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In Re W.W., A Person Coming Under the Juvenile Court Law. v. D.W. et al

July 9, 2012


(Super. Ct. No. 10JD5070)

The opinion of the court was delivered by: Duarte , J.

In re W.W.



California Rules of Court, rule 8.1115(a), prohibits courts and parties from citing or relying on opinions not certified for publication or ordered published, except as specified by rule 8.1115(b). This opinion has not been certified for publication or ordered published for purposes of rule 8.1115.

Dale W. (father) and Shannon S. (mother), parents of minor W.W. (minor), appeal from orders of the juvenile court terminating their parental rights. (Welf. & Inst. Code,*fn1 §§ 366.26, 395.) Both parents contend the beneficial parental relationship and relative placement exceptions to adoption applied to minor's case to defeat termination of their parental rights. They also challenge the adequacy of notice pursuant to the Indian Child Welfare Act (ICWA). (25 U.S.C. § 1901 et seq.) Mother further asserts that the court erred in failing to hear her Marsden motion.*fn2

We agree only with the parents' claim of error under the ICWA's noticing requirements. Our limited agreement, however, requires us to conditionally reverse for compliance with the ICWA.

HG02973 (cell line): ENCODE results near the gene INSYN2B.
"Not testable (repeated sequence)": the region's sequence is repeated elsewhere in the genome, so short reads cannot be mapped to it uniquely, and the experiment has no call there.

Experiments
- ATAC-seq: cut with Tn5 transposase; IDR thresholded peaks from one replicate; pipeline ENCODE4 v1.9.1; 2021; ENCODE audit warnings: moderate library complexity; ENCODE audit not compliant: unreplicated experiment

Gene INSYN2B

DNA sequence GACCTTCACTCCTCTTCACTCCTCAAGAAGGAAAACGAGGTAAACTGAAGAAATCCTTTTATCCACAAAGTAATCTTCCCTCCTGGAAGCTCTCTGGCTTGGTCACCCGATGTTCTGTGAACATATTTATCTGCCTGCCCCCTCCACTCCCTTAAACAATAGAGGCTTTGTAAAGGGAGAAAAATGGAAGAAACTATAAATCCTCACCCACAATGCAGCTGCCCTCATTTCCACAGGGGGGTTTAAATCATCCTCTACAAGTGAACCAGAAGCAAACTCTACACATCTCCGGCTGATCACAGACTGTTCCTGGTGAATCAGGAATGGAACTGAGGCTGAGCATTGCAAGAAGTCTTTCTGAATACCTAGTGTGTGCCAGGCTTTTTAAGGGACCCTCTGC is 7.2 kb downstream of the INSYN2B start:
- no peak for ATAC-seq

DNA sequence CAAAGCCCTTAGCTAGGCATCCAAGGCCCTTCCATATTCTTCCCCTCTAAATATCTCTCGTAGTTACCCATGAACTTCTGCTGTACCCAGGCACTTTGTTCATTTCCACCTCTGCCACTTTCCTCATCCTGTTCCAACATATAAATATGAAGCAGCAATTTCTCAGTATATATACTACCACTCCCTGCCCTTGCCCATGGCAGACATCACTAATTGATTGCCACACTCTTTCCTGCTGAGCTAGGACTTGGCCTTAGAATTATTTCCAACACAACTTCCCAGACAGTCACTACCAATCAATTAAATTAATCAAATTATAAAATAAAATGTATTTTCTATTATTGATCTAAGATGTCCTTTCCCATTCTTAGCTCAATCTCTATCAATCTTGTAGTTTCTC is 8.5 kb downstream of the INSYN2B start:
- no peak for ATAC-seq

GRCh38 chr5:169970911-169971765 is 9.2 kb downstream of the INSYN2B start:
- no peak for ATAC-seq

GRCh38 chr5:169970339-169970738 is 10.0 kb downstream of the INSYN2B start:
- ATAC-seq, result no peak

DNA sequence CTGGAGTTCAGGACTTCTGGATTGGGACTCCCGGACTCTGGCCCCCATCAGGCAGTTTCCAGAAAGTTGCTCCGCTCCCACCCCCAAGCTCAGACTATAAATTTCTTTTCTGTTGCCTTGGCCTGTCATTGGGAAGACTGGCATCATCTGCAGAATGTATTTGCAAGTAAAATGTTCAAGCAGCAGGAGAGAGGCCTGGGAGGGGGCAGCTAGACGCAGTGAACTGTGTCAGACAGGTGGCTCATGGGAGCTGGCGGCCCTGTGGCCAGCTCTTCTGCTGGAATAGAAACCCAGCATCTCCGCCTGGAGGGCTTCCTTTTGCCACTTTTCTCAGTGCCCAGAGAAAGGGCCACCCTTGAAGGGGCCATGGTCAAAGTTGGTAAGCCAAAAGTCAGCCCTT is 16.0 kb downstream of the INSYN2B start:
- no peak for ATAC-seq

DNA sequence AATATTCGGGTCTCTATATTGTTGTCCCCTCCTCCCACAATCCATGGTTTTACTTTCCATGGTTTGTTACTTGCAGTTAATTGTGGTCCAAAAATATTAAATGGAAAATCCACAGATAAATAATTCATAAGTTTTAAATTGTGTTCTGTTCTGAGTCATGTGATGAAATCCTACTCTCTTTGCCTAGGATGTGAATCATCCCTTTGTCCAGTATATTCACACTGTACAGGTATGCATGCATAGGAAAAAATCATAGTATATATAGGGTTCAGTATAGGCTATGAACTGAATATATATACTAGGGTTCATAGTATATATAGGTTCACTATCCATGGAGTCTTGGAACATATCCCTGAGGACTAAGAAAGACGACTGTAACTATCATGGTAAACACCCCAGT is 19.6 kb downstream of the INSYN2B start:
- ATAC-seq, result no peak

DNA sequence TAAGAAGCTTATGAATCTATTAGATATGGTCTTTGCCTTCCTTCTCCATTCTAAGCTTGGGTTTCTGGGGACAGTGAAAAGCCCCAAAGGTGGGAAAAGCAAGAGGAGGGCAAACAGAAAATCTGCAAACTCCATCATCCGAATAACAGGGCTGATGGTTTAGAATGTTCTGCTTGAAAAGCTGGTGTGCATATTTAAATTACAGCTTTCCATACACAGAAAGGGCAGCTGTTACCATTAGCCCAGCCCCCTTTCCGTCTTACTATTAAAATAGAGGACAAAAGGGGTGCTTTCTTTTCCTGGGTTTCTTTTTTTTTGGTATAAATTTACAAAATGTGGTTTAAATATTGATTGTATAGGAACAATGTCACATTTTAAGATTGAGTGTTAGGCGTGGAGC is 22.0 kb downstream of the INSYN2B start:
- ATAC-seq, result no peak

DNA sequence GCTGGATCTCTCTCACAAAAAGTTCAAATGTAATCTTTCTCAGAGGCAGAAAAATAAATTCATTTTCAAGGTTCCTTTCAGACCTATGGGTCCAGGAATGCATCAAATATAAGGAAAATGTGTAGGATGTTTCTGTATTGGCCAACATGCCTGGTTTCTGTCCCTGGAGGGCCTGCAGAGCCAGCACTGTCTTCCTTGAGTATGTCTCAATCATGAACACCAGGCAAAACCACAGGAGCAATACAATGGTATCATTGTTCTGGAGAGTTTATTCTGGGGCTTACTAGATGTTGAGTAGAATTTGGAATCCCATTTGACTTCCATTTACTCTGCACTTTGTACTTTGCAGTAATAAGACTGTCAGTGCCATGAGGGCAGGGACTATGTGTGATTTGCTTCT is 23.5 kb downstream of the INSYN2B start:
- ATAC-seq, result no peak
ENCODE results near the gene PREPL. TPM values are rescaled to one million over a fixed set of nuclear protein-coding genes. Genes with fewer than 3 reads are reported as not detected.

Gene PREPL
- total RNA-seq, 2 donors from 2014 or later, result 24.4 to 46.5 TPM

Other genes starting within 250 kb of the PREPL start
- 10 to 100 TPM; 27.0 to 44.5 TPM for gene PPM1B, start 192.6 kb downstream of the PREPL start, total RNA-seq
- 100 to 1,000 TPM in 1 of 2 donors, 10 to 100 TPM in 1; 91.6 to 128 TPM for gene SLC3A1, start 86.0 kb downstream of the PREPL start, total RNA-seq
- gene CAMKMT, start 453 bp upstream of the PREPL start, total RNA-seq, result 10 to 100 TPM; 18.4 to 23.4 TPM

Preliminary Proceedings

In August 2010, Calaveras County Works and Human Services Agency (the Agency) detained minor, born in September 2007, after law enforcement repeatedly found him filthy and wandering in the road significant distances from home. Father blamed a nine-year-old half sibling for not locking the door.*fn3

At the detention hearing, mother claimed Cherokee heritage and father claimed Comanche heritage. The Agency sent notice of the proceedings only to the Cherokee tribes, erroneously indicating that father claimed Cherokee heritage. This notice contained little ancestral information.

By the time of the jurisdiction hearing, minor was placed with the paternal grandmother. The Agency reported that the parents were not taking minor's wandering seriously, and also reported the possibility that the parents were abusing prescription drugs. After a contested jurisdiction hearing, the juvenile court sustained the petition.

The disposition report recommended services for the parents. The report stated minor was well bonded to the parents and his half sibling and had trouble separating from them, but the paternal grandmother was able to comfort him quickly. The visits were supervised. At the disposition hearing, the court adopted the recommendation, ordered services, and set a review hearing.

Six-Month Review Hearing

The review report revealed that the Cherokee Nation had contacted the Agency seeking additional ancestor information. However, the parents had minimal contact with the Agency, and it had been unable to secure the requested information. Eventually, the Agency obtained additional information from mother and sent new notice to the tribe.